Statistics Is A Joke, Not Reality
By on November 20th, 2010

Statistics is not only for junkies. It is used by businesses, webmasters, mobile industry and practically everyone who has access to some sort of data, inventory or anything tangible or intangible. However, Statistics in general has been biased towards data one agency has and does not reflect reality in general. I could not think of any industry where statistics was not based on speculation or was based on what one company has to say.

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In webmaster’s world, Alexa is a base of ranking in many cases. However, Alexa ranking is highly biased. A site which receives 300K page views per month is ranked higher than a site which receives 2 million visits. How is this possible? Because, Alexa uses their own data which is collected through their toolbars and other hidden methods to judge the ranking. If people don’t install a toolbar to visit your website your website will be ranked lower.

This is not a problem, it is a very big problem, because advertisers use this data to judge your site. And it is an irony because it does not in any way display reality.

Today, Hit Wise an analytics company says that 1 in 4 users in US are referred through . This data is not wrong at all, but the bigger question here is how many users in US are being tracked by Hit Wise? It is 1 in 4 or is it 1 in 100? Though these companies make their data public, it is really hard to sit and figure out data from hundreds of sources to put two and two together.

This is why statistics is a funny business. One company will walk up and say Facebook does well. Then a second will come in and say Google does well. Who should we believe in? People have to understand that this data is coming from individual companies which do not have access to more than 10% of the entire data (see I added my own 10% here) and in no way represents what is actually happening in the US or anywhere else.

So What Is The Big Problem?

The big problem in every industry including television is that no one controls a right to ascertain who visits which website or watches which television show. However, no central agency can step in here and assert that they want this data too. This is of course done to protect a user’s privacy. But several individual services/agencies track views across websites. One of the things these services track are referrers which is where this type of data comes from.

So assuming that a company tracks 100 million users a month, they will determine that out of it 30 million came from US and out of it 10 million came from Facebook and then say that 1 in 3 users in US came from Facebook. Now there is no problem in that data, it is only based on the data that company has and not the entire US internet traffic. So saying that 1 in 3 visits came from Facebook is true for that company. However, in a pure statistical view that data is speculation at it’s best when you take the entire traffic into consideration.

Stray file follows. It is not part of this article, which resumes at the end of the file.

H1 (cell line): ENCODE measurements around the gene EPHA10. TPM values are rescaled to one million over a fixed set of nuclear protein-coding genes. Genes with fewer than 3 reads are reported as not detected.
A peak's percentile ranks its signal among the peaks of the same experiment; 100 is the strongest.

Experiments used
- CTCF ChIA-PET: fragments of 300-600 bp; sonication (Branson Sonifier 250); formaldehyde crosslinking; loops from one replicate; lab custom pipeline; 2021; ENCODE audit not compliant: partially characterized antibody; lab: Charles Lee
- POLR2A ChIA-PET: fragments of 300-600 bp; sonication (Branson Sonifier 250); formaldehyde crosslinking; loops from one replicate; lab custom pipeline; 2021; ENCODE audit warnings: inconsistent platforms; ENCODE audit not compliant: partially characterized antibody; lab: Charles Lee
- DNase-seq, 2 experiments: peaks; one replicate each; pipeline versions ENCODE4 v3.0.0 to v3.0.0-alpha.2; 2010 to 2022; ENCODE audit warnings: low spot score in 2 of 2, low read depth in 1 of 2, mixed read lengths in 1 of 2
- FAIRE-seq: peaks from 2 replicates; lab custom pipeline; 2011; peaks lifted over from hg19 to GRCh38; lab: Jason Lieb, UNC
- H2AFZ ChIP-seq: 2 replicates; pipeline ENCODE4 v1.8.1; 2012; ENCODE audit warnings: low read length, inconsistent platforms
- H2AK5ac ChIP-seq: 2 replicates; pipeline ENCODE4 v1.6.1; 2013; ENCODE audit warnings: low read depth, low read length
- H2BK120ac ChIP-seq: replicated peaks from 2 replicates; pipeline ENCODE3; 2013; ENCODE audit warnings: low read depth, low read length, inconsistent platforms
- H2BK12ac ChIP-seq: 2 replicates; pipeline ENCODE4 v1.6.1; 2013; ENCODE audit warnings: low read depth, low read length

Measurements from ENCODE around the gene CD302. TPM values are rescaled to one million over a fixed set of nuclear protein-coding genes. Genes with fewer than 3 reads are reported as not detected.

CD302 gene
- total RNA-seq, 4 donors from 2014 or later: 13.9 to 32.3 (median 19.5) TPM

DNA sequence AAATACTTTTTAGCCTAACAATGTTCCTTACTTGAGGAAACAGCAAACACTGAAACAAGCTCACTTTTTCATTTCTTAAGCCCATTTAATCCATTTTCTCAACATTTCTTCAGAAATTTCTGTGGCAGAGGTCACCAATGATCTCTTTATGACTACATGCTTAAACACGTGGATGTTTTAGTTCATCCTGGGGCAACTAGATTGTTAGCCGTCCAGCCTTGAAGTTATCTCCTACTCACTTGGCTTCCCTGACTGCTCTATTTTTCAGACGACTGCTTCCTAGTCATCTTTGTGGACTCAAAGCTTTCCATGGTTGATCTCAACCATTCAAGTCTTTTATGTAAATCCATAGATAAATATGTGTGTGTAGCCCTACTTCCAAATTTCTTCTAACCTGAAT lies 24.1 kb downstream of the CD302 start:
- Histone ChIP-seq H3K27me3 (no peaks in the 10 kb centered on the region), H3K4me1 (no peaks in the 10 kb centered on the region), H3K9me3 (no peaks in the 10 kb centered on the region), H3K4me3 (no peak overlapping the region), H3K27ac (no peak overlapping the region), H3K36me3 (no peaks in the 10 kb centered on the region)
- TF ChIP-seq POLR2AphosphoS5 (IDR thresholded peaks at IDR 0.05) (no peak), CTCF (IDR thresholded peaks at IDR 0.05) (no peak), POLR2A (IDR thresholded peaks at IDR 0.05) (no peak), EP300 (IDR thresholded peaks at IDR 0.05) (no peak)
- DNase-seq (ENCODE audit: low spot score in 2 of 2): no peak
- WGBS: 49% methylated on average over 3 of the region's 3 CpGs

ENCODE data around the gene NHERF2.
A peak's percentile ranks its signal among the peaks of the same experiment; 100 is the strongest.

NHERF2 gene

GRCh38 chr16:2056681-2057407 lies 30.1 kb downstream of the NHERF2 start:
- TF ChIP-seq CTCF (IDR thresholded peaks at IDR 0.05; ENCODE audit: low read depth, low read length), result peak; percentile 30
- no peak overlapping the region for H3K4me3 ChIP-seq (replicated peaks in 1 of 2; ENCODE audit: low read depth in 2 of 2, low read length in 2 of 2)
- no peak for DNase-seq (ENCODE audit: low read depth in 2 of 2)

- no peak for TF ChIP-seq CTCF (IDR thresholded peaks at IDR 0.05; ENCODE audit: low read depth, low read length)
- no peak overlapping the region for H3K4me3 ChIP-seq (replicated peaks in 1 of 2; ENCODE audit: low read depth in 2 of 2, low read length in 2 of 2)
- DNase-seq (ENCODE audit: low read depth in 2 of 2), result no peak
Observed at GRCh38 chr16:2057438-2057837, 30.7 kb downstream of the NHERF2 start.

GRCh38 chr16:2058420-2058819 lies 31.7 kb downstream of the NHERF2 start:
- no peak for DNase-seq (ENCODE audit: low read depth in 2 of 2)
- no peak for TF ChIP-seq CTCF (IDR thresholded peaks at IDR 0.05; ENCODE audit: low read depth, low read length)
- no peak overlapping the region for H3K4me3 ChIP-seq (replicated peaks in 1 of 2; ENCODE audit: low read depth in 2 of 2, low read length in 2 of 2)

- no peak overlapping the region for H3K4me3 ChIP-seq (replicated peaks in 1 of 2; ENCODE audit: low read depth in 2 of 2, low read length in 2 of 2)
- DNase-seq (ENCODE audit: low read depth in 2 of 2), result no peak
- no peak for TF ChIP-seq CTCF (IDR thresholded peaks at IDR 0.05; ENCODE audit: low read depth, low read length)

Imagine 10 companies have a survey to determine something. Each company can only target 100 people. Each of this company will have something different to report, however, it does not mean that each of these companies are right. However, when you take the data from all these companies and collectively measure it, it will have a true measure of what all of those people wanted.

What Is the Second Big Problem?

The second big problem is that none of the big companies including Google, Facebook or actually make their traffic public. So everything is left to speculation. Considering how many companies run analytics we will always see different results from different companies. If this is not a joke, what is it?

Agreed that we have to use some sort of data to judge popularity of websites and it has been done successfully throughout all these years, but the way we determine it is always based on partial data accumulated by one company or the other, which might be a fraction of the entire industry in general and will never lead to a fair conclusion.

If we need to really determine who is ruling in this industry, let’s just base data on one thing or nothing. There is no point in sitting up every morning to see that one stats company say that this one is the biggest one and then the next morning having to read some other site saying that this is the big one.

Let’s have these statistics company contribute basic data to a central agency/source and then let’s figure that out by adding two and two up. Let’s make this joke some sort of a reality where we can truly measure something rather than having conflicting reports come up everyday.

(Image Credit: http://www.stat.columbia.edu)

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Author: Keith Dsouza Google Profile for Keith Dsouza
I am the editor-in-chief and owner of Techie Buzz. I love coding and have contributed to several open source projects in the past. You can know more about me and my projects by visiting my Personal Website. I am also a social networking enthusiast and can be found active on twitter, you can follow Keith on twitter @keithdsouza. You can click on my name to visit my Google+ profile.

Keith Dsouza has written and can be contacted at keith@techie-buzz.com.

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